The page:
A fantastic representation by Rep. Joe Cunningham during a House Natural Resources subcommittee hearing in which a debate ensued after the National Oceanic and Atmospheric Administration gave five companies permission to conduct seismic tests that could harm the whales last year in the US.
Scientists have proven that seismic blasts can interrupt the communication, reproduction, navigation and eating habits essential to the survival of marine life, including whales, dolphins, turtles, fish and even plankton. In the best case, marine mammals manage to escape from the noise in time. But in the worst case, the extreme sound pressure causes blood vessels to rupture and deafness. In addition, marine animals panic, surface too fast and die from decompression sickness or haemorrhaging. The energy from the blasts also damage eggs, larvae and force fish and other marine species to temporarily migrate away from the affected area.
At a more local scale, Namibian tuna catch shrank to 650 tonnes in 2013 from 4,046 tonnes in 2011, as a result of the search for oil and gas on the Atlantic coast driving tuna stock from their normal migratory routes. Studies show that fish catch rates are significantly lowered by noise from air guns indicating that increasing levels of human-produced noise in the ocean can significantly and adversely impact the food supply, employment and economies of many nations. Seismic airgun exploration poses an unacceptable risk of serious harm to marine life at the species and population levels, the full extent of which will not be understood until long after the harm has occurred.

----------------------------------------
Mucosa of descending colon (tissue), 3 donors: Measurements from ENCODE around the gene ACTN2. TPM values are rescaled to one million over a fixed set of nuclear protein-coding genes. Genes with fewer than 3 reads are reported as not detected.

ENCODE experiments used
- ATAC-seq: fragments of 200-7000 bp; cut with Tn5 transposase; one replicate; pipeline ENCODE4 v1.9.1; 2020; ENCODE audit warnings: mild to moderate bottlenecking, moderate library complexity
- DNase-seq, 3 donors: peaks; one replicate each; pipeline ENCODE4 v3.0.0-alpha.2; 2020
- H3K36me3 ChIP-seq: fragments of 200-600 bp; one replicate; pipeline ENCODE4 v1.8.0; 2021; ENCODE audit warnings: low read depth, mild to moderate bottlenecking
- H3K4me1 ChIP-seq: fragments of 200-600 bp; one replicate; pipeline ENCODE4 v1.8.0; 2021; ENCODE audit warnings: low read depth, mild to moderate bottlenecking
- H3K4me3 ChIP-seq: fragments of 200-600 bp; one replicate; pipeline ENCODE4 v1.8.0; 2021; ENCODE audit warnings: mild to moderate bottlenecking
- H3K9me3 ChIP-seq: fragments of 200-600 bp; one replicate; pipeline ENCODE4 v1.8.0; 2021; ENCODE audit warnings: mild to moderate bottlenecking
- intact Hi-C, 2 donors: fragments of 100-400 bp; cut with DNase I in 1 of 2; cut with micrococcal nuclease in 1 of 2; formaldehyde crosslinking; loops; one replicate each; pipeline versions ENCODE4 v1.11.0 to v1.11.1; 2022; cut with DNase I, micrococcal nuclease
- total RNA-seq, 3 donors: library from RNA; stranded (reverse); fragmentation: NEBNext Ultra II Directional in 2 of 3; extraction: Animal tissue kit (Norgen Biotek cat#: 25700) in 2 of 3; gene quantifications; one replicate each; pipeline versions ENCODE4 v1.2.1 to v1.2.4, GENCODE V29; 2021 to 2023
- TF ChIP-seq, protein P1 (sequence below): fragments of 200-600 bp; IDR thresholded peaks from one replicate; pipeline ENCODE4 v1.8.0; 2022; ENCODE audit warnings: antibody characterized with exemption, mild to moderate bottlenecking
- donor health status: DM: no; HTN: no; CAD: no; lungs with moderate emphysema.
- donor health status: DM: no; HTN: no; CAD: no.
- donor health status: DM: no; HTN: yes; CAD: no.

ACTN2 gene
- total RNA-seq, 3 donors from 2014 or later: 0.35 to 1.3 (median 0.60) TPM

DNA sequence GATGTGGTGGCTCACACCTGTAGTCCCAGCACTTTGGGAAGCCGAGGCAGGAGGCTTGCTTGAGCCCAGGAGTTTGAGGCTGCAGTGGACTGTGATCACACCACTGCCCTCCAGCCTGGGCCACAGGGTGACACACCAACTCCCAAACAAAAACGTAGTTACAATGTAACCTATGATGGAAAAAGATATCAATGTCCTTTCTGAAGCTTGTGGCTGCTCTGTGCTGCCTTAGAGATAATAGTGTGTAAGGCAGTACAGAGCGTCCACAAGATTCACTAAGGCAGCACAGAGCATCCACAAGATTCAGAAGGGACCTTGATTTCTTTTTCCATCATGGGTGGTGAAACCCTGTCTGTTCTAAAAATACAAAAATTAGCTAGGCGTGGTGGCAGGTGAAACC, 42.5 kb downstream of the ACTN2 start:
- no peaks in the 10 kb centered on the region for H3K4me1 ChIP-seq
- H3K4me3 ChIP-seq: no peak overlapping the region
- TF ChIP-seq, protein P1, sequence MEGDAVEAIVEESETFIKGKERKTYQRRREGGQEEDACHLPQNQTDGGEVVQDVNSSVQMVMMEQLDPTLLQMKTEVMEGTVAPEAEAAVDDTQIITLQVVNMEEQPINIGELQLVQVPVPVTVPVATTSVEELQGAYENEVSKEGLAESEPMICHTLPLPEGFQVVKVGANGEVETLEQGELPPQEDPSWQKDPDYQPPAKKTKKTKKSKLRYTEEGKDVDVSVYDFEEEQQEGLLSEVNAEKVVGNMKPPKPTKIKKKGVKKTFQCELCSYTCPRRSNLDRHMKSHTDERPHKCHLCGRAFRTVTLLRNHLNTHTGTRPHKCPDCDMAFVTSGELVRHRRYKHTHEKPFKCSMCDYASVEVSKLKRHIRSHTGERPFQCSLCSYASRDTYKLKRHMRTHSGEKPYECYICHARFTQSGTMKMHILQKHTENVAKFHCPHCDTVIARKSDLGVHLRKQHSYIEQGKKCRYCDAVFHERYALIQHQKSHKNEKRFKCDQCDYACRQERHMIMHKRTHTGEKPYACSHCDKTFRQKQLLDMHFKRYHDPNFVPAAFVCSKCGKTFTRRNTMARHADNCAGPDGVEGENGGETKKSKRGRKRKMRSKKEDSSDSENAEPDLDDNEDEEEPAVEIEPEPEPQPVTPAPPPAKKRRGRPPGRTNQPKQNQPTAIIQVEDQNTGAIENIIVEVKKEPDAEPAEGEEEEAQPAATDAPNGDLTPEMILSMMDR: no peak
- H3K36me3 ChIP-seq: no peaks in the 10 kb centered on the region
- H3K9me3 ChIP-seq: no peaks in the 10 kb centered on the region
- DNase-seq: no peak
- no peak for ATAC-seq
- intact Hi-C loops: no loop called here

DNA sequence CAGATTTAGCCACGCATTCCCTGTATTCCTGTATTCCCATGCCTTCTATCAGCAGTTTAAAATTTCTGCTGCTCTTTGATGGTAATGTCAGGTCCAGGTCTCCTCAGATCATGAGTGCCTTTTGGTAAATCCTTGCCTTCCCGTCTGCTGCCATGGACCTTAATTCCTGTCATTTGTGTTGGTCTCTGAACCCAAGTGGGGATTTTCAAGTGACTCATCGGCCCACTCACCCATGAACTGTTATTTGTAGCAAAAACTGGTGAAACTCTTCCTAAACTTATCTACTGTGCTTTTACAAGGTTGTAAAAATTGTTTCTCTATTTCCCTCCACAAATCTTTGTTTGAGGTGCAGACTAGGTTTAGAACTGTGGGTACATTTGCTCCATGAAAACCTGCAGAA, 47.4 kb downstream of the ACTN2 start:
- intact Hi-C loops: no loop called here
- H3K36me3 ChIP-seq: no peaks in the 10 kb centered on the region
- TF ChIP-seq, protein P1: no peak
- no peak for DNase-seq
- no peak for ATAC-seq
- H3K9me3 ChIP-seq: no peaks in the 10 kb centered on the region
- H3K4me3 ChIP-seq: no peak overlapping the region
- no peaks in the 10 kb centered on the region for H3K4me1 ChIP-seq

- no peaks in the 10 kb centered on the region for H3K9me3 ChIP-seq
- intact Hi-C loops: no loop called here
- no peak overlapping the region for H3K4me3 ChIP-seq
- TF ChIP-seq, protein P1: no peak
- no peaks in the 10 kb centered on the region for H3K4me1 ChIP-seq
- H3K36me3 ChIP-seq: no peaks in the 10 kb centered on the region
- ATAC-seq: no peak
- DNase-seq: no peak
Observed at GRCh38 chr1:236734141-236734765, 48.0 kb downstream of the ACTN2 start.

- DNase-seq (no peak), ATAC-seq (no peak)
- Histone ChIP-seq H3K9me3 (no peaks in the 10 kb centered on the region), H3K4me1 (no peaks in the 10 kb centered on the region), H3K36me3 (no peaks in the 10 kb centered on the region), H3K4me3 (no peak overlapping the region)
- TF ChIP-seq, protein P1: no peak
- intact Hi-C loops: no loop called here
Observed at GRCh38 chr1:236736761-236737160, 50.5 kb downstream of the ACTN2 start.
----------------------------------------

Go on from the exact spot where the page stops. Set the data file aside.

Sadly, South African citizens are also required to fight off this ignorance and arrogance from those who are making environmentally uninformed decisions by enabling the unrestrained growth of the oil and gas sector, which has been proven detrimental to numerous countries and their environment, time and time again.
For the full article in The Washington Post, click here.